In April 1979, the Tercer Pleno Exterior, the majority sector of the party, named Clodomiro Almeyda as the new Secretary General, Galo Gómez as the Assistant Secretary and expelled Carlos Altamirano, Jorge Arrate, Jaime Suaréz, Luis Meneses and Erich Schnake from the party, charging them with being "remnants of a past which is in the process of being overcome who testify to the survival of a nucleus which is irreducible and resistant to the superior qualitative development of a true revolutionary vanguard" .
Altamirano, not accepting this, declared a re-organization of the party and called a Conference. The XXIV Conference took place in France in 1980 and Altamirano declared there that, "Only a very deep and rigorous renewal of definitions and proposals for action, language, style and methods of "doing politics" will make our revolutionary action effective (...) It does not force us to "relaunch" the Partido Social (Socialist Party) of Chile. Yes, it means we must "renew it", understand it as our most precious instrument of change, as an option for power, as an alternative to transformation."
In the 1980s socialist factions reemerged as active opponents to the Pinochet government. A sector, from among the so-called "renewed socialist", founded the Convergencia Socialista (the Socialist Convergence), which contributed to the Movimiento de Acción Popular Unitaria - MAPU (Unified Movement of Popular Action), the peasant worker MAPU, and the Christian Leftists. They aimed, in conjunction with the Christian Democracy, to end dictatorship through "non-disruptive methods". The other sector (majority from among the socialist militants in the interior of the country) formed the "popular rebellion" alliance - an agreement with the Communist Party, the Leftist Revolutionary Movement and the Radical Party of Anselmo Sule. The objectives were the same. After the First National Protest against the Pinochet regime, which occurred on May 11, 1983, the efforts of the different factions of the Socialist Party intensified.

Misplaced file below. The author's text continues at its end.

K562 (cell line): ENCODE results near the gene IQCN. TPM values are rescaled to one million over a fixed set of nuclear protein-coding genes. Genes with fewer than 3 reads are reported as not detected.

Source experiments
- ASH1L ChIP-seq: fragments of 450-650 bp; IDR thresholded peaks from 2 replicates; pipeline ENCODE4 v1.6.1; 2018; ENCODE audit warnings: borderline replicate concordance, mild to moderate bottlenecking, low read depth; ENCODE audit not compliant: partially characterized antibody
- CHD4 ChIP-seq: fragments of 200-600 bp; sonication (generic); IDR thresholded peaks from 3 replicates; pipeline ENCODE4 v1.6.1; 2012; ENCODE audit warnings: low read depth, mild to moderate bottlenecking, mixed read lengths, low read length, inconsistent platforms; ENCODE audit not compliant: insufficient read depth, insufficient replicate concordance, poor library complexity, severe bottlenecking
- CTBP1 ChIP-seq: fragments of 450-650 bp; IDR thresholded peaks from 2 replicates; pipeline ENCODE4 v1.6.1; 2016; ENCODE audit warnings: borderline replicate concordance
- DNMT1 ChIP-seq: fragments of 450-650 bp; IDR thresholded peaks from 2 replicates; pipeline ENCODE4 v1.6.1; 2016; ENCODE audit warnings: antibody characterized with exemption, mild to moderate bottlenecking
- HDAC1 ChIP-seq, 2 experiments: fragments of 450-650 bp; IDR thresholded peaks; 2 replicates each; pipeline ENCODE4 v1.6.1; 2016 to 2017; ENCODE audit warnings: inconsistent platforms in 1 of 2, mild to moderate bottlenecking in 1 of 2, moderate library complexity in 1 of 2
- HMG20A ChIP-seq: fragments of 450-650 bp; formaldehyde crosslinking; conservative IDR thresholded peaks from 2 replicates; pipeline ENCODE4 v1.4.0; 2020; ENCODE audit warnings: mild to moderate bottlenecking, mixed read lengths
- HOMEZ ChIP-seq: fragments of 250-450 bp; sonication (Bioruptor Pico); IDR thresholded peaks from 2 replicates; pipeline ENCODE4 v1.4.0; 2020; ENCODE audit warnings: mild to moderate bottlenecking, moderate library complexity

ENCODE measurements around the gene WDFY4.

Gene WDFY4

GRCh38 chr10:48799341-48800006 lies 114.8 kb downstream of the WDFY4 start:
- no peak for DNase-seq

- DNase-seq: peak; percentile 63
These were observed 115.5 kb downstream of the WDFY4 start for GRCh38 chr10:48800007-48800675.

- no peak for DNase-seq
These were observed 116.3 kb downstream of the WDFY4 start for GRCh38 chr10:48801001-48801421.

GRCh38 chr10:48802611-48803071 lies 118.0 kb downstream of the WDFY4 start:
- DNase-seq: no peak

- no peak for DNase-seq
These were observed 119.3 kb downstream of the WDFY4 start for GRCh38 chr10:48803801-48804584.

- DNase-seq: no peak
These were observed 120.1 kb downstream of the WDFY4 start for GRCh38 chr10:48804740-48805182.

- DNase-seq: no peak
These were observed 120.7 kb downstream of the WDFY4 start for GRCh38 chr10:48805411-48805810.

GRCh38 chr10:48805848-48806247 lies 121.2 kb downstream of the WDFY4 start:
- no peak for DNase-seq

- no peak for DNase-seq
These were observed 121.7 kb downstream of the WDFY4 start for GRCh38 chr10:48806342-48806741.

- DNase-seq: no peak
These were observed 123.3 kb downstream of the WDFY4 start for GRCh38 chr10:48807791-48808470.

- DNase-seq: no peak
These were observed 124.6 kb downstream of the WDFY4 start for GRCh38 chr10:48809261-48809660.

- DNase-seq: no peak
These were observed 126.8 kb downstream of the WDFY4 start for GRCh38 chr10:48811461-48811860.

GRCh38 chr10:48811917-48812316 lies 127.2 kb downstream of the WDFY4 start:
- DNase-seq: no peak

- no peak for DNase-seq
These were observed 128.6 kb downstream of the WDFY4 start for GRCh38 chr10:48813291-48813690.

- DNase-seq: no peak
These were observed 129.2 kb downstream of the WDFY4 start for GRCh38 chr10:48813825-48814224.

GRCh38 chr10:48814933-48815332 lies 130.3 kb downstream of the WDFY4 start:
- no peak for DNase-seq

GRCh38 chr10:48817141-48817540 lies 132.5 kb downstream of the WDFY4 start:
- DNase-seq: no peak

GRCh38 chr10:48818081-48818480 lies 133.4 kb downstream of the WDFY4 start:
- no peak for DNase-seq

The XXIV ("renewed") Socialist Party Congress, directed by Ricardo Ñúnez, decided to form the Democratic Alliance. This was a coalition of Christian Democrats, Silva Cimma radicals, and sectors from the republican and democratic right wing. They convened the Fourth National Protest Day (August 11, 1983) and proposed, in September 1983, the formation of the Socialist Bloc, the first attempt at a unification of Chilean socialism under the slogan "Democracy Now!".
In the meantime, the "Almeyda" Partido Social, in conjunction with the Communist Party, Aníbal Palm radicals and the Leftist Revolutionary Movement, founded the "Movimiento Democrático Popular" (MDP) (Popular Democratic Movement) on September 6, 1983, which caused the Fifth Day of National Protest.
The signing of the National Accord in late August 1985, between the Democratic Alliance and sectors of the right wing aligned to the military regime, deepened division among the Chilean left wing. The most radical politico-military arm opposed the method of gradual transition towards democracy. Their primary exponent was the Frente Patriótico Manuel Rodríguez (FPMR) (the Manuel Rodriguez Patriotic Front).
In September 1986, the politico-military method of "mass violent insurrectionist uprisings" was finally aborted after the failure of "Operation 20th century", as the assassination attempt on Pinochet by the FPMR was called. Some of the top leaders from among the revolutionary sectors of the "Almeyda" Partido Social, along with conciliators and opportunists, on realizing that the idea of overthrowing the dictatorship was not a viable strategy, began to take control of the party and distance themselves from the Communist Party. As a result, the socialist left wing realized that a "negotiated solution" to the conflict could not be found outside of the provisions of the 1980 Constitution.
In March 1987, Clodomiro Almeyda entered Chile secretly and presented himself before the court to rectify his situation. He was deported to Chile Chico, condemned and deposed of his civic rights.